Small decorative basket, with honeysuckle ribs and contorted filbert handle.

We took four classes every day, beginning at 9:00 a.m. I took basket weaving first thing and then Appalachian square dance, while Jim took English country dance and intermediate clogging. We had our choice of about eight different classes every session, including rapper swords, storytelling, shape-note singing, Irish ballads,  and all kinds of dancing. After the last morning class, everyone gathered for morningsong, which included time for announcements. The announcement on Tuesday that brought cheers was, “It is Tuesday morning, and we are not at work.” After morningsong, we headed down the hill and across the street to the cafeteria, then back up the hill to Seabury for afternoon classes. I often skipped the first afternoon class, so I could catch a quick nap, and then joined Jim for Irish set dancing mid-afternoon. After that, we might attend a concert or family dance before dinner, then back up the hill to Seabury for the evening dance from 7:30 to 10:30, after which we all gathered in the parlor for songs and stories.

photo of small decorative basketI can no longer remember the specifics of each day, but I am left with many images as from a dream—my fingers weaving wet pieces of reed through honeysuckle ribs, while the clogging class danced to the fiddle of Al White in the racketball court next door; the feeling of connection that comes from dancing the same dances that people from that region have danced for hundreds of years; the anticipation of a new day as we greeted each other at morning song; the smiling faces I would meet along the contra lines or while walking back and forth across campus; the joyful exhuberance of dancing each evening with three hundred people from all over the world; the warm glow from the candles burning each night at parlor; the sense of peace and happiness that comes from sitting in a room filled with people who are singing together and telling stories night after night, while snow falls outside.

Contra dancing – a swirl of awesomeness

We have been enjoying good crowds at our regular contra dances lately, with quite a few newcomers, including some younger people, which is always nice. I’m not sure how people hear about the dances, although word of mouth is the most likely way. Some say that friends tried for years to convince them to come to a contra dance, but they were always too busy. Then one day they heard an announcement on the radio or read an article in the paper on a night they didn’t have anything else planned, so they finally decided to give it a try. One of our regular dancers has lately been bringing friends from her church. Occasionally, we get college students who grew up in other places where they had contra dancing. Sometimes we get parents in town visiting their college-age students. Sometimes people find us on the Web and stop to dance with us on their way somewhere else.

The dance enthusiasts among us have a hard time understanding how anyone could not enjoy dancing, but the general public is wary at best. They don’t know much, if anything, about contra dancing, although they probably know something about square dancing, and they may express some interest in traditional dancing, even if they don’t think it is for them. Many people seem nervous about dancing in general; they will claim to have “two left feet” or say they “don’t know how to dance” or make some comment that suggests that they believe we will expect them to come in matching Western-style square-dance outfits. Some may have seen clogging exhibitions at heritage festivals and worry that they will have to know some sort of fancy dance steps. Or they may say they can’t come because they don’t have a partner or claim that they personally are interested but their spouse is not. Some will comment that they “used to enjoy square dancing” back in seventh-grade gym class but haven’t tried it since. Or they might ask if contra dancing, which is done in lines, is anything like country line dancing.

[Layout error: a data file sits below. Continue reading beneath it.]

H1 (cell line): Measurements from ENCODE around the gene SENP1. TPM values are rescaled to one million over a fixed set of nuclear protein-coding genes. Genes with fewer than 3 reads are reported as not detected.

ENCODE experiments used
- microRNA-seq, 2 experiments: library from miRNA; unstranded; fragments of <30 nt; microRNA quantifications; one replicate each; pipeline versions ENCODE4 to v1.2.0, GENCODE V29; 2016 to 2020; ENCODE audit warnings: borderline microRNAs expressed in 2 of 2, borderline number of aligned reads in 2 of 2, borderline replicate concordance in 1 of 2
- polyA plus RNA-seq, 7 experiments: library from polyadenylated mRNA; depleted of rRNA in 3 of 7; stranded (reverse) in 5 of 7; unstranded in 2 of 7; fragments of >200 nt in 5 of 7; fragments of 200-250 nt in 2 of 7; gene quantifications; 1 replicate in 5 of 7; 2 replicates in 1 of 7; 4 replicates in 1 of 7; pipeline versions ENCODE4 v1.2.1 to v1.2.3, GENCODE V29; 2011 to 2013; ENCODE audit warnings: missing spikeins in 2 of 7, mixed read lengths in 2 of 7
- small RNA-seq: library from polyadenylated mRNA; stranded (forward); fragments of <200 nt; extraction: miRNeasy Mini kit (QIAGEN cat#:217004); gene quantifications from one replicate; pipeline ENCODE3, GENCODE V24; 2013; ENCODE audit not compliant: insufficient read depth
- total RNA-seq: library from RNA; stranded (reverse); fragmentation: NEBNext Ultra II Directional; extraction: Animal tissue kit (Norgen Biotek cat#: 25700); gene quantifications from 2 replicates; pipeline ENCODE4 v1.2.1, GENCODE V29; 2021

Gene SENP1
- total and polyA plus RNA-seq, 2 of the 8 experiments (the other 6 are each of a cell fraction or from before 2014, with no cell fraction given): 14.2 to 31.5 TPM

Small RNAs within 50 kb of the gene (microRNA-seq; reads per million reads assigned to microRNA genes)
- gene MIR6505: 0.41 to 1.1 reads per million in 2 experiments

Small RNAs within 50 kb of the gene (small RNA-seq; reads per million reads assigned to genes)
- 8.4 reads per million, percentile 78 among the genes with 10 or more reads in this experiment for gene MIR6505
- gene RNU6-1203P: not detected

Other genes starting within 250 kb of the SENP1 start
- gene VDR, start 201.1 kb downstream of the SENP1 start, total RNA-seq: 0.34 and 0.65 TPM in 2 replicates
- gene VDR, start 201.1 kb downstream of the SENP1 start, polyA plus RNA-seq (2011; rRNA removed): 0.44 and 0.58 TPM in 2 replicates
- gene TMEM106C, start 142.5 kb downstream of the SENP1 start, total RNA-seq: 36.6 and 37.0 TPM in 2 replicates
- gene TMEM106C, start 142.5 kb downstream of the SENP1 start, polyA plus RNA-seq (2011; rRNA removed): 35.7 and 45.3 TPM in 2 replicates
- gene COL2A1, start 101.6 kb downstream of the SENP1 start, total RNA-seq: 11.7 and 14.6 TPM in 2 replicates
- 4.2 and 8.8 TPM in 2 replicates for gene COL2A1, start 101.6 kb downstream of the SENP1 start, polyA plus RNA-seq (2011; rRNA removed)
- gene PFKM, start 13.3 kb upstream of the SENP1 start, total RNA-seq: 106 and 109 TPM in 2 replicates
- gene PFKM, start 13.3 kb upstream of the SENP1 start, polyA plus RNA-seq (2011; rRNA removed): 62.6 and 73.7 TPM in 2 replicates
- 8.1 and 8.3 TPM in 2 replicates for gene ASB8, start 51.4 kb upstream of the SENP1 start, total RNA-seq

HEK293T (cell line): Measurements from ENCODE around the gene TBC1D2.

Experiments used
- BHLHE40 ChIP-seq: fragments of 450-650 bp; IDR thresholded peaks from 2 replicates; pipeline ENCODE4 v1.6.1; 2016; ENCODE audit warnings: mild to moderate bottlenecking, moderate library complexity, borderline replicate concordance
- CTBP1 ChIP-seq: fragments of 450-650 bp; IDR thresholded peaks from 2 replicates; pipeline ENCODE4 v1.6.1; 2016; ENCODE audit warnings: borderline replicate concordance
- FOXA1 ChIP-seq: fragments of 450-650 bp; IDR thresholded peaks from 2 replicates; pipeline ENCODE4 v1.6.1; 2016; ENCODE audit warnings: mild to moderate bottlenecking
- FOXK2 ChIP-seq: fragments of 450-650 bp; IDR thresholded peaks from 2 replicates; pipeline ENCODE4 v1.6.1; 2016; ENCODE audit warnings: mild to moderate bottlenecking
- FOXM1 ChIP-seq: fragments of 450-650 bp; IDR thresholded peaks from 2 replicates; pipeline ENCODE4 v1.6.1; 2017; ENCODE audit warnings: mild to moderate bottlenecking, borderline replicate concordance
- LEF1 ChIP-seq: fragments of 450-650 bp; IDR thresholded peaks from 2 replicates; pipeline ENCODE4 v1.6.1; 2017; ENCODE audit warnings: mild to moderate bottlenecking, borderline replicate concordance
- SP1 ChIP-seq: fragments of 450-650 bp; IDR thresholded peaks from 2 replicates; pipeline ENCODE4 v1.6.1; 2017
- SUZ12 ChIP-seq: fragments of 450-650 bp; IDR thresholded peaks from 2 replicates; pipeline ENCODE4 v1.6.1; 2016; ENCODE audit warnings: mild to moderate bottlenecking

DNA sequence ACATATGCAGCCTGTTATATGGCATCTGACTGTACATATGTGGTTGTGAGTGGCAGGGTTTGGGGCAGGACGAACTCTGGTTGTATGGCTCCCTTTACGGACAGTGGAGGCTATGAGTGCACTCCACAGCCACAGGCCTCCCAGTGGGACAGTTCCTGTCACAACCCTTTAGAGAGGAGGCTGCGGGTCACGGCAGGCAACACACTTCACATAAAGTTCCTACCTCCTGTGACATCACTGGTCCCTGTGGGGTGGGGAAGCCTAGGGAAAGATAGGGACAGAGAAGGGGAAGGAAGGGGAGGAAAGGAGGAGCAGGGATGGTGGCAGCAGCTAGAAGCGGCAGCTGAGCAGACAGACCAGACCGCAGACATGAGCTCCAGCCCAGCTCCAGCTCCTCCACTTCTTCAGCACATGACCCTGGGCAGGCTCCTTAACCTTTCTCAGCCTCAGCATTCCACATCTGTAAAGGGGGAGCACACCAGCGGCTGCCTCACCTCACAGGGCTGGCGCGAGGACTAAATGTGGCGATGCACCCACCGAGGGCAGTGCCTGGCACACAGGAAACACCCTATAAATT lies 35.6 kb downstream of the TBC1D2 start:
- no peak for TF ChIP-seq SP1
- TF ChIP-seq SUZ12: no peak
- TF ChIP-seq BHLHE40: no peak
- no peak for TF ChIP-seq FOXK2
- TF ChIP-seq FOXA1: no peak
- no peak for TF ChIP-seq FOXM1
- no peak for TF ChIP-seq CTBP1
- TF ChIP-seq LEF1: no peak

If they can be talked into coming at all, they may find that the dancing is more vigorous than they expected or that they get dizzy or that they are uncomfortable being in such close contact with strangers who tend to look them straight in the eye while swinging. I am sure the young people who happen to come to our dances all have the same reaction I had when I took square-dance lessons in high school: What is it with all these old people? Of course, when we’re dancing, we don’t feel old at all; we feel like we did in our twenties when we went to our first contra dance way back during the “folk revival,” when the halls were filled with young people like ourselves, caught up in a swirl of awesomeness as the tune and the dance and the community of dancers all came together perfectly, with a balance and swing.

High Tea & Whiskey

We just returned from an English/American dance weekend in St. Louis, happy but tired after 13+ hours of dancing. The weekend was sponsored by Childgrove Country Dancers, and it certainly lived up to the promise of  “Contra the way English dancers like it, with spit and polish and interesting music, and English the way Contra dancers like it—full of energy and joyous spontaneity.” I have been a contra dancer for almost thirty years and a square dancer for longer than that, but I must say that this was the first time I actually enjoyed English Country Dance. I have been to ECD workshops and dances before, but I have not had fun at those—partly because I didn’t know what I was doing, so I felt silly and awkward, and partly because the group didn’t know what they were doing, so the events plodded along, with more teaching than dancing, and little joy or spontaneity. I also had trouble getting into the “high tea” spirit of English country, being more of a “whiskey” kind of person myself by nature. But this past weekend, there were enough people who actually enjoy English Country Dance and are strong enough dancers to guide beginners like me through the figures with a fair amount of grace. For the first time, figures such as “turn single” made a little more sense, and I could begin to imagine how they might flow into the next figure in a meaningful way. In addition, the caller, Joanna Reiner, efficiently taught each dance, called just enough to get us started, and then stopped calling so we could enjoy the gorgeous music. On Saturday night, when many of the dancers arrived in period costume for the “ball,” I felt as though I had stepped into an eighteenth-century novel, and I found myself wondering whether we wouldn’t be better people if we paid more attention to our appearance and to ballroom manners in all our daily interactions.